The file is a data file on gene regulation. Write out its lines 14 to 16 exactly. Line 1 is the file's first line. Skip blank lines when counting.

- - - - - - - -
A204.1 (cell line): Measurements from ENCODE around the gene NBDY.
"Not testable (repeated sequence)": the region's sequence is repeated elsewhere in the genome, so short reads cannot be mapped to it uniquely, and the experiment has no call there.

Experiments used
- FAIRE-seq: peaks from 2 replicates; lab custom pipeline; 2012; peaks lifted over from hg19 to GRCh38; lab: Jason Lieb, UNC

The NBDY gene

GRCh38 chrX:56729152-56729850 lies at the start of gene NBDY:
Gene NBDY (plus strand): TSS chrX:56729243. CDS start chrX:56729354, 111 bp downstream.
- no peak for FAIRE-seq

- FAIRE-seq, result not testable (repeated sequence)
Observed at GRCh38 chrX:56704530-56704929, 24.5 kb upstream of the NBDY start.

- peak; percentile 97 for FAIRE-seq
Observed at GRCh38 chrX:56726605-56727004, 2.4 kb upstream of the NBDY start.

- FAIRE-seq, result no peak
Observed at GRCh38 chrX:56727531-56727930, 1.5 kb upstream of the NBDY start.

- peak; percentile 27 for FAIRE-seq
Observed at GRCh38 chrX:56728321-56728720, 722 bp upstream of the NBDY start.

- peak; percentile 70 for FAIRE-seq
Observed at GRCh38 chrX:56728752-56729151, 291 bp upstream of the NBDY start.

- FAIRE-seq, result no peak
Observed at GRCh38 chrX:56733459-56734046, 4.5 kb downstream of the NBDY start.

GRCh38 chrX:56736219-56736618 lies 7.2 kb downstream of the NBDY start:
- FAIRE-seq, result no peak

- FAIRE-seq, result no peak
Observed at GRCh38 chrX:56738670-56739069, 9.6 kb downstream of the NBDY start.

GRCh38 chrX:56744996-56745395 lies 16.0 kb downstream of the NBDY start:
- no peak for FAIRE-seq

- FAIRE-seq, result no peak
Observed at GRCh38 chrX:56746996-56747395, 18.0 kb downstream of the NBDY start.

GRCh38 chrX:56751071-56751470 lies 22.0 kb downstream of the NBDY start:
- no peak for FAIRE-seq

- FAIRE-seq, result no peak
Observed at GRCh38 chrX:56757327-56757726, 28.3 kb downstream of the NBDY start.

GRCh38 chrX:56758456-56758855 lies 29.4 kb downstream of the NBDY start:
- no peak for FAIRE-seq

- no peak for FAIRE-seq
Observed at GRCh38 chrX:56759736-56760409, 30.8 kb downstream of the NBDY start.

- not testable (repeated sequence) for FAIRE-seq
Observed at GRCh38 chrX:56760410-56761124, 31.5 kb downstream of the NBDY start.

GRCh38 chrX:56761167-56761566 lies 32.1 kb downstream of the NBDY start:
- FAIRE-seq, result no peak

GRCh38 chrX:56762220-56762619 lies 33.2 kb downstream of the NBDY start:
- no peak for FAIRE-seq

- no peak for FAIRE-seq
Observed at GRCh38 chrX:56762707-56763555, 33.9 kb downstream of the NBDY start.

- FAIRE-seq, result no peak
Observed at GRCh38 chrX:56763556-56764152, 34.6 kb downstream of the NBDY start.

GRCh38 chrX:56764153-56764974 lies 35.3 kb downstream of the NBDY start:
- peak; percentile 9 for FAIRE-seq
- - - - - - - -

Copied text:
Observed at GRCh38 chrX:56727531-56727930, 1.5 kb upstream of the NBDY start.

- peak; percentile 27 for FAIRE-seq
Observed at GRCh38 chrX:56728321-56728720, 722 bp upstream of the NBDY start.